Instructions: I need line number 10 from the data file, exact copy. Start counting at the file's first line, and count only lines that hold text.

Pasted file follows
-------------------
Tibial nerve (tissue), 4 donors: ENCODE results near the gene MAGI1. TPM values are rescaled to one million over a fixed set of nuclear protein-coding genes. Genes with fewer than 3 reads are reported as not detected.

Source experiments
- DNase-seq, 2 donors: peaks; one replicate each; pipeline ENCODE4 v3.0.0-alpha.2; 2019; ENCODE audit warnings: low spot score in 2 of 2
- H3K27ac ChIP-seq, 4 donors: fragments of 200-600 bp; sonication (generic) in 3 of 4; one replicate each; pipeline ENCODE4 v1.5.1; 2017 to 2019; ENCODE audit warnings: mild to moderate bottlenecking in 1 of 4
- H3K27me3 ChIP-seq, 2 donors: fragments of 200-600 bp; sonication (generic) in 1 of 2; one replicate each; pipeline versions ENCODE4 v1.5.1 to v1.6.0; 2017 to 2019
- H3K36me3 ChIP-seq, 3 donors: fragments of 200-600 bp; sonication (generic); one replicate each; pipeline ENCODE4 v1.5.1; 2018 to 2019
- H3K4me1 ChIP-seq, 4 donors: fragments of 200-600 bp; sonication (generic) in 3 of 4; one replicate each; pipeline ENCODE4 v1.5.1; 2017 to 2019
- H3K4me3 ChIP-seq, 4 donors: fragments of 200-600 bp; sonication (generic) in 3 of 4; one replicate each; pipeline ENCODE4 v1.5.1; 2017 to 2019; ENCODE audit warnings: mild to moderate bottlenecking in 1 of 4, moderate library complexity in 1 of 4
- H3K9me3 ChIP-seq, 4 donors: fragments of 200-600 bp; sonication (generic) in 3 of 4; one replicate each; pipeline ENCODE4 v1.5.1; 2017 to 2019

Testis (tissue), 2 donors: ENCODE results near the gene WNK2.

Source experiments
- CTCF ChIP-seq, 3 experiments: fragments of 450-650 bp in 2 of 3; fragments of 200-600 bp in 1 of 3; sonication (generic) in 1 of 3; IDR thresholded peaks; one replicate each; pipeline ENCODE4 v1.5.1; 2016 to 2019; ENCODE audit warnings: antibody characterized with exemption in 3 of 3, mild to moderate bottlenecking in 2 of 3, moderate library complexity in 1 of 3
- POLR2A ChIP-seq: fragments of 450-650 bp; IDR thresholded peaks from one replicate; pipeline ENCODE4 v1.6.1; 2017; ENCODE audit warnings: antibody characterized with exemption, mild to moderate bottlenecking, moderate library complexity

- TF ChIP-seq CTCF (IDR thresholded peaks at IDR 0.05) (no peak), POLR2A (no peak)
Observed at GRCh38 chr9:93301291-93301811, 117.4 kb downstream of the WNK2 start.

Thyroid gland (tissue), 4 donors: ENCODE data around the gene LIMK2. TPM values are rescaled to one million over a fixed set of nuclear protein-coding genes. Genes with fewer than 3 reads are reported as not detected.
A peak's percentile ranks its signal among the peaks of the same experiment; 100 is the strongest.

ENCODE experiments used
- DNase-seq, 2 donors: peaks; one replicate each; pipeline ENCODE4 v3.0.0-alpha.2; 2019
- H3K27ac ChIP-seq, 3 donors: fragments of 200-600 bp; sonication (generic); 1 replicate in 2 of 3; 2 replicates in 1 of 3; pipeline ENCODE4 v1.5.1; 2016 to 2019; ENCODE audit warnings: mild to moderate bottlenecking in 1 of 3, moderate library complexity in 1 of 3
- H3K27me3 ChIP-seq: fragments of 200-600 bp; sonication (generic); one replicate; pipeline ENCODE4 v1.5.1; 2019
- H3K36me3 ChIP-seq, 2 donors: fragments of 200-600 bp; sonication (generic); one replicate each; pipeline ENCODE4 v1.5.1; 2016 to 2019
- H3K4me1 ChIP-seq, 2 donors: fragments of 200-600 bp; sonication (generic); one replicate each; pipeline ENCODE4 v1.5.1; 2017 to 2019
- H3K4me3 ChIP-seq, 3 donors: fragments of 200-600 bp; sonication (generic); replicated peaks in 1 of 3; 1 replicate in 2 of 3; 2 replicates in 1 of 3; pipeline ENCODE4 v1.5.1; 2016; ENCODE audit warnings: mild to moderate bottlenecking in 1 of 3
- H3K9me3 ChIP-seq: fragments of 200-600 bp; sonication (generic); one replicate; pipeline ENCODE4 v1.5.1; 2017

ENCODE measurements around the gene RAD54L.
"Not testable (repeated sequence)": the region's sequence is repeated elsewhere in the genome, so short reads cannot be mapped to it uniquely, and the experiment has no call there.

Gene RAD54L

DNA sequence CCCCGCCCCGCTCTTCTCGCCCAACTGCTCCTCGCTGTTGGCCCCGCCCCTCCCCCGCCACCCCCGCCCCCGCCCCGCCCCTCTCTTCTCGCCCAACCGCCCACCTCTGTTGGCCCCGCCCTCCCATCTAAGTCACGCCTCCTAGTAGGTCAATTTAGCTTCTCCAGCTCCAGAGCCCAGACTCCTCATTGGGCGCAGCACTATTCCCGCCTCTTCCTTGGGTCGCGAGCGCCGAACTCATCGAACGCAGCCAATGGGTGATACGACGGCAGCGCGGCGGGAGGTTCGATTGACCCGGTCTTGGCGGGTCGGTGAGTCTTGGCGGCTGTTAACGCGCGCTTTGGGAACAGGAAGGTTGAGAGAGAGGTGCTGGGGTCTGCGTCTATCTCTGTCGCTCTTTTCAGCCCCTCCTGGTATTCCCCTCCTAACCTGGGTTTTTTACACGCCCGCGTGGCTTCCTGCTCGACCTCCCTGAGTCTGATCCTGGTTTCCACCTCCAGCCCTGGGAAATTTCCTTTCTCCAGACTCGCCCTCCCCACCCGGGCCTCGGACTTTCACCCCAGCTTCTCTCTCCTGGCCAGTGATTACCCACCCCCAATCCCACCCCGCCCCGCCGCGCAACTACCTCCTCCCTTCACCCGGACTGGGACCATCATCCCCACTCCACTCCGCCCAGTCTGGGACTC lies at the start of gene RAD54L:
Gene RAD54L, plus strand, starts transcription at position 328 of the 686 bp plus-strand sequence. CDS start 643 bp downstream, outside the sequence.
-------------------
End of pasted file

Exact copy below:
Testis (tissue), 2 donors: ENCODE results near the gene WNK2.